Member

Thanks! We also have been told that one need not hold a Costco membership to use their pharmacy. But if you do have a membership, the prices are a bit lower.

And thanks so much for the statistics below!

Member
Barry Carol
Jun 10, 2016

Jeanne – I don’t remember where I saw the data several years ago about male vs. female per capita healthcare spending which I believe related only to spending covered by insurers which excluded most long term custodial care spending outside of Medicaid. Here is some 2010 data which does show women spend more, especially in the 19-64 year old age group which has a lot to do with maternity benefits. The per capita numbers for the elderly seem to suggest that men spend more if you exclude nursing home care which, Medicare pays for only under very limited circumstances and Medicaid only covers after you’ve spent down your assets to almost nothing.

https://www.cms.gov/Research-Statistics-Data-and-Systems/Statistics-Trends-and-Reports/NationalHealthExpendData/Downloads/2010AgeandGenderHighlights.pdf

Member
Jun 9, 2016

After I got over feeling slightly insulted, I realized that you’re quite correct on the issue of gender focus. Ask any male who returns home after an annual physical and has to face the questions his wife asks him and that he, of course, didn’t ask the doc (and after she gave him a list which he ignored). And we know–I’m not making this up. Women ARE more focused on healthcare. They do make most of the family healthcare choices, and drive the decisions to get healthcare. As to its costs, I must admit I’m a little surprised there’s such a gender gap.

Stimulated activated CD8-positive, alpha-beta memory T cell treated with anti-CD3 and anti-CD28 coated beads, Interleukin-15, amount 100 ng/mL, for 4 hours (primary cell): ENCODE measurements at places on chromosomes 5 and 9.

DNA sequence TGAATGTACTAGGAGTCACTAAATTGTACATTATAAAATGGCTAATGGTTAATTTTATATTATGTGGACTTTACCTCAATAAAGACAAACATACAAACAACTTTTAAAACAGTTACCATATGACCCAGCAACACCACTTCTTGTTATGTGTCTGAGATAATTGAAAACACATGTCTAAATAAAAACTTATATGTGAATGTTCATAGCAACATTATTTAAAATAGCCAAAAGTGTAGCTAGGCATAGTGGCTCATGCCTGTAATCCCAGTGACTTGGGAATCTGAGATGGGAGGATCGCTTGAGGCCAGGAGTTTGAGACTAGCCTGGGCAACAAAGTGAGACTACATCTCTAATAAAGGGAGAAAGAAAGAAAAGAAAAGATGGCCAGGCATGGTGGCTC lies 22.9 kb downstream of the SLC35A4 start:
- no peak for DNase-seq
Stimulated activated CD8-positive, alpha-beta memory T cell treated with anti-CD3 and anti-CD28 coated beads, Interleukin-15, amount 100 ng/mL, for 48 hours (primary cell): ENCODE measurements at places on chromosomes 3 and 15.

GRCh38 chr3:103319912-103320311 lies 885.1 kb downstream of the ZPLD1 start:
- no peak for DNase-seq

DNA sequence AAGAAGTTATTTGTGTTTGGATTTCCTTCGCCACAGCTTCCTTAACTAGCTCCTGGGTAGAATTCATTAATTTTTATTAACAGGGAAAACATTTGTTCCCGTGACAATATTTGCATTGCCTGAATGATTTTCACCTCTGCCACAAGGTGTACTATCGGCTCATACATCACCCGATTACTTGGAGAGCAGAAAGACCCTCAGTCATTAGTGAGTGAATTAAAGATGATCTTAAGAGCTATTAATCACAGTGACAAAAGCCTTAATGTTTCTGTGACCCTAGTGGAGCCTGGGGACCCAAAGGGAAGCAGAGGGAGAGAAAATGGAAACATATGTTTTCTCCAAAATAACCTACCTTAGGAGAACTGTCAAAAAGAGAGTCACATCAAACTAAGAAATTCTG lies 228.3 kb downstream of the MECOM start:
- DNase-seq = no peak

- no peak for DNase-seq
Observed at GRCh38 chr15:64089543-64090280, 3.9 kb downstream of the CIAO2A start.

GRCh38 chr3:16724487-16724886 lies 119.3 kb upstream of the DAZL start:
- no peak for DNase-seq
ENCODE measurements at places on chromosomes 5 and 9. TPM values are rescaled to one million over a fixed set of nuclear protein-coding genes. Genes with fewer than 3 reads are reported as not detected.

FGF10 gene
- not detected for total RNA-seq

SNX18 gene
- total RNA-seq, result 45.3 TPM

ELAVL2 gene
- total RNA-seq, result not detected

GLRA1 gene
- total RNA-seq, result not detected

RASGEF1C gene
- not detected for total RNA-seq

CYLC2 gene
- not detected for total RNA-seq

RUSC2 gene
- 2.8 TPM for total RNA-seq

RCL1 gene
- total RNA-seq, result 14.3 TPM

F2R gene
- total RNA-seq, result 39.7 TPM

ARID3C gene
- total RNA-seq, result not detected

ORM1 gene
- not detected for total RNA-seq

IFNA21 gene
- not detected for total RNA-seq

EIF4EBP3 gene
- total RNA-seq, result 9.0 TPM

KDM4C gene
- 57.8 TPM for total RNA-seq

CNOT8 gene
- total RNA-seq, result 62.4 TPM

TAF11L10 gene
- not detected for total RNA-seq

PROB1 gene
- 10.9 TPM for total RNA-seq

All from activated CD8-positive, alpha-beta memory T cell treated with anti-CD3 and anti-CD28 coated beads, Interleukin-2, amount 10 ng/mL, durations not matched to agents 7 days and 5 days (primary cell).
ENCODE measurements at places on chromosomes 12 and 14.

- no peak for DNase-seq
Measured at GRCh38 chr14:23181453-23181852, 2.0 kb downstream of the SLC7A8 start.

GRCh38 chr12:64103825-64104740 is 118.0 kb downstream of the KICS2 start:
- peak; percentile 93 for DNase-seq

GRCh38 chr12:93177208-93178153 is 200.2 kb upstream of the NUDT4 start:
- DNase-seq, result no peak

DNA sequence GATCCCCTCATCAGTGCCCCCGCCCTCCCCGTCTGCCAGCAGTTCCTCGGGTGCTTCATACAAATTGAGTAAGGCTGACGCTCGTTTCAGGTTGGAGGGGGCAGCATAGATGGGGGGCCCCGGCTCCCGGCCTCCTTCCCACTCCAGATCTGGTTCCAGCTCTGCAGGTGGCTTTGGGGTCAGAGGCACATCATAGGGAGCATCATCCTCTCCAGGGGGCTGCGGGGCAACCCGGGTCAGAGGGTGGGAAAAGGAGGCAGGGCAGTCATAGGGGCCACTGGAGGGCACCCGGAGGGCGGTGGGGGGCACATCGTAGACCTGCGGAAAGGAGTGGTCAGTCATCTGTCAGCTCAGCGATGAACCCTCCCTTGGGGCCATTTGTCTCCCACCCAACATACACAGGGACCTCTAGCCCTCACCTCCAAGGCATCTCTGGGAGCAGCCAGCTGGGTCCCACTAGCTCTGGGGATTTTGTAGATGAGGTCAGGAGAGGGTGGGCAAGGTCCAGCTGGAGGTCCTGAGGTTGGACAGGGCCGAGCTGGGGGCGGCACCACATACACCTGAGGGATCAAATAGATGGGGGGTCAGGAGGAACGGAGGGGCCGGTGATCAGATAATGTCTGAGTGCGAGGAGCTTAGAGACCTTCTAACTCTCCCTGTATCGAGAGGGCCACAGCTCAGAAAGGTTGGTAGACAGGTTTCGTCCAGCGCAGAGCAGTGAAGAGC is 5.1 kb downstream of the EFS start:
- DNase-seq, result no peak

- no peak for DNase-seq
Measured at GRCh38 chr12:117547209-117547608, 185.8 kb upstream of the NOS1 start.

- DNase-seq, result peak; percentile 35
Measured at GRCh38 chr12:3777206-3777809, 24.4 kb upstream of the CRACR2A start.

But OK, so what do we do with that information? While I was entertained, I want to know how I can use that information. Does this mean we should design plans and programs primarily based on female input since mostly women will be using them? Sounds like that would be smart. I enjoyed your article.

And for the record: we men always take out the garbage.

Member

Thank you so much! What I hope and believe people will do with this information: Check your assumptions. Be mindful, and be empathetic.

If you’re a provider, you may find a “noncompliant” patient who isn’t taking her medications because she just cannot afford them — because they’re too spendy. And yes, plans and programs should focus on the input of women.